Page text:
Mr Boon says cross-bred producers will only be able to access the data if they buy recorded rams in the first place. “I’d hope any current recorders would see the benefit of selling to cross-bred ram breeders as it could in time provide them with increased data accuracy, too.

Farmer view

Christow, Devon-based Suffolk, Texel and Exlana breeder Peter Baber believes the introduction of a cross-breed analysis could be a major step forward for the sheep industry.

“Once sufficient connectedness has been established between the relative breed populations it could be a very exciting time for the industry. Being able to compare key traits across breeds will help commercial buyers make far more informed decisions than at present.

“And provided the hybrid vigour effect can be excluded from the analy-­
sis of cross-bred animals then there shouldn’t be anything to fear from their inclusion in the analysis either.”

“A combined breed analysis could benefit everyone by accelerating genetic improvement and increasing the accuracy of EBVs. Additionally, it could allow more intense selection as the gene pool to choose the next generation can be substantially widened,” he says.

Industry concerns

However, there are some concerns about a combined breed analysis.

British Texel Sheep Society chief executive John Yates questions the need to rebase the indexes to keep them realistic.

He says: “Commercial buyers are used to the figures increasing year on year in a logical fashion. Suddenly pulling the figures back down again could be very confusing for them and potentially misleading, with major breeding companies currently marketing rams with high figures that are incomparable with those produced by Signet.

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“Unfortunately, commercial buyers are largely unaware that these figures are incomparable, leaving our members at a potential disadvantage,” he explains.

Mr Yates is also concerned that the combined breed analysis will gift more than 25 years of private investment by breeders in performance recording to new breeders making little to no investment in long-term breeding programmes. He says this should be carefully managed.

He adds: “The fashion to produce cross-bred sires could have a significant detrimental affect on the desire for consistency in slaughter stock too, the benefits in this area offered by current terminal sires are clear.”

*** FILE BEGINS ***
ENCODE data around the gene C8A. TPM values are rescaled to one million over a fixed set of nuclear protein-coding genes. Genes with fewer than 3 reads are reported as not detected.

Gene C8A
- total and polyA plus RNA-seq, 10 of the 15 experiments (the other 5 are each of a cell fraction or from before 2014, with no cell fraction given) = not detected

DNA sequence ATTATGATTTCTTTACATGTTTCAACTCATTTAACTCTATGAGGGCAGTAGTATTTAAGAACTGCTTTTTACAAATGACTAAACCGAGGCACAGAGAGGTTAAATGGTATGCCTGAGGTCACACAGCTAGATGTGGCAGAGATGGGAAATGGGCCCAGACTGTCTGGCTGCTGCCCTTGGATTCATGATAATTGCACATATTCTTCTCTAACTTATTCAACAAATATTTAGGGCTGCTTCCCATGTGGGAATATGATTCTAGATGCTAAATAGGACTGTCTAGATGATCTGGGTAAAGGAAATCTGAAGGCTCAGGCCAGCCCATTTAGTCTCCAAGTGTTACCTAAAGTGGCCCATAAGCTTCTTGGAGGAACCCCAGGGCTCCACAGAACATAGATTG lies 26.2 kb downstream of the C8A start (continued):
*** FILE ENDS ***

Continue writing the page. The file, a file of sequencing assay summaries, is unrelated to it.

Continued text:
• Best linear unbiased prediction – The statistical method used to calculate estimated breeding values (EBVs).
  • Combined breed analysis – Allows multiple breeds of sheep to be evaluated simultaneously, and where good genetic linkage exists, animals from different breeds can be compared via the resulting EBVs.
  • Hybrid vigour –Cross-breeding brings hybrid vigour – the superiority of the cross-bred offspring. It brings the best characteristics of both breeds into one animal.
  • Stratified industry – Particular breeds occupying specific environments to which they are adapted.

However, Mr Yates does welcome the potential for fortnightly Blup runs as he says it will be a major step forward and remove a significant hold up in the current system.

“With more than 16,000 lambs requiring ultrasound scanning every year in the Texel breed alone, removing any bottleneck in the system would be major advance.”

Farmer concerns

Biggar-based Texel breeder Robert Laird, who has been recording his family’s Cambwell flock since the early 1980s, says the move to a combined breed analysis needs to be done without hindering those already recording.

“So long as we can keep the parameters we have at the moment it won’t be an issue. But if it changes to a one-size-fits-all policy then it may be detrimental.

“The calculations required by different breeds and groups of breeders will always be unique due to the different issues affecting each breed.

“This is ably demonstrated by CT scanning, as certain breeds carry more internal fat than others. While ultrasound scanning of backfat levels has helped some breeds reduce fat cover, few can match the Texel for overall meat yield and meat:fat ratio due to the lower internal fat carried by the breed.”

Mr Laird says some breeders will also be concerned by cross-bred tup breeders suddenly having the benefit of the data they have built up over many years of recording. “We’re not in the business of proofing other people’s tups for them. We’ve invested heavily over the past 30 years and I wouldn’t want to see that hard work diluted.

“What I’d really like to see is the data easier to interpret for commercial buyers. If it can deliver that then there could be some benefits,” he adds.